From anticipating new jobs to predicting more raises, U.S. employees have a bright outlook on the coming year, new research shows.
A study by Randstad U.S. revealed workers are hopeful for a better 2013 when it comes to jobs and the economy. Specifically, 57 percent of employees believe they are likely to receive a raise in 2013, up 10 percent from last year, while nearly 60 percent are expecting the job market to pick up.
Additionally, the research found that workers feel positive about their companies. Nearly 50 percent of those surveyed predict their employer will expand their workforce in 2013, up 6 percent from last year, with 30 percent expecting to receive a promotion, up 7 percent from a year ago.
Overall, the study shows that nearly 80 percent of workers believe their companies have a great future.
Jim Link, managing director of human resources for Randstad US, said the recent presidential election and economic issues at home and abroad caused many employees to remain skeptical around future jobs and employability in 2012.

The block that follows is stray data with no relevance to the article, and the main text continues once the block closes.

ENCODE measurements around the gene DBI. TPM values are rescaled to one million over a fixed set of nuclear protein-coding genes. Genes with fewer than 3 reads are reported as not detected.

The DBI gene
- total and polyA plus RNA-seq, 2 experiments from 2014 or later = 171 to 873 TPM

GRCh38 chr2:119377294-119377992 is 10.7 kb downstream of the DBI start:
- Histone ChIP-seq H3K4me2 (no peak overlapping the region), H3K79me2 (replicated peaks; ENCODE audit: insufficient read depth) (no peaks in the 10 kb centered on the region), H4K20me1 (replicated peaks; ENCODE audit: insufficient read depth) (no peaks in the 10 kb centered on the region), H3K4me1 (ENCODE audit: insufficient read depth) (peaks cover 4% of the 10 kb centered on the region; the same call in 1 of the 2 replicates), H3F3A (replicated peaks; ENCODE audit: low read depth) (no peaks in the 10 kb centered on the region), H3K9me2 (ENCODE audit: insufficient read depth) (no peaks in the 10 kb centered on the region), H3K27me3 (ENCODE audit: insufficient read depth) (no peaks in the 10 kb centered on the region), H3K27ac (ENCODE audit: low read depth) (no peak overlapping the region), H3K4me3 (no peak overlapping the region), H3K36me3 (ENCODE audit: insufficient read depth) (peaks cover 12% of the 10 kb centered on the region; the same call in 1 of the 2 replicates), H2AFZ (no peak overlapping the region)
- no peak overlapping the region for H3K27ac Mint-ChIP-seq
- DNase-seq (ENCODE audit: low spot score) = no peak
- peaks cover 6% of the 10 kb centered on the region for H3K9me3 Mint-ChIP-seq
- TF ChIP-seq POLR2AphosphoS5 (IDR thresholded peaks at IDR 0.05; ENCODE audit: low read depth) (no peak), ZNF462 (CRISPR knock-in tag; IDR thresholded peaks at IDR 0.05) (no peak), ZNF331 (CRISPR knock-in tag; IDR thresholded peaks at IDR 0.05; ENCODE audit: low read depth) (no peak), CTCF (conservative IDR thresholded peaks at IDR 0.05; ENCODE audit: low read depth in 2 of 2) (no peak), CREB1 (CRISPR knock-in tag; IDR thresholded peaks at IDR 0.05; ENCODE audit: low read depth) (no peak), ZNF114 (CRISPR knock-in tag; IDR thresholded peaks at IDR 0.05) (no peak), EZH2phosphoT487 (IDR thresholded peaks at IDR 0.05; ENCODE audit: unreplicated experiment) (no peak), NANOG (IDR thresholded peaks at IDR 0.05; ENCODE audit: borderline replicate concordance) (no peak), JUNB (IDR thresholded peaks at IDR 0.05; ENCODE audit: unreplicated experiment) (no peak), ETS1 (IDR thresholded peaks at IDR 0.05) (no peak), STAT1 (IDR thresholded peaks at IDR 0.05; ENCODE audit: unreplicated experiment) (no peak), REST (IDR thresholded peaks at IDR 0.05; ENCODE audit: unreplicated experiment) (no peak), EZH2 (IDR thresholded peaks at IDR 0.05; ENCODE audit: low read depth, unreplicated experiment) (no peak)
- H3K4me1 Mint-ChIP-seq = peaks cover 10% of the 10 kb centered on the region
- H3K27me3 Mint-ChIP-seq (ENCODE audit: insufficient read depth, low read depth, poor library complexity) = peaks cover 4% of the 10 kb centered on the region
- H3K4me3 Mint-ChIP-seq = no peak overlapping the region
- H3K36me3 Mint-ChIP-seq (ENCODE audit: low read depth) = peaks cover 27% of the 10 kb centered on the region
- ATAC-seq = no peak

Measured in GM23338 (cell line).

"Today we see employees are very positive about their future prospects and are hopeful to regain any economic momentum lost," Link said. "As optimism increases, employee engagement will be increasingly important for companies' retention efforts."
The research also discovered employees are optimistic when it comes to employer benefits. Just 16 percent of the employees surveyed believe they will get a pay cut in 2013, down 8 percent from last year, while 41 percent think their company will cut back on benefits next year, down 6 percent from this year. In addition, just one-third of employees believe their company will lay people off in the new year.
Most employees indicate positive attitudes toward their current jobs overall, with 68 percent indicating their company makes an effort to keep them engaged and 77 percent being proud to work for their organization.
The research was based on surveys of 3,417 adults who are currently employed full time.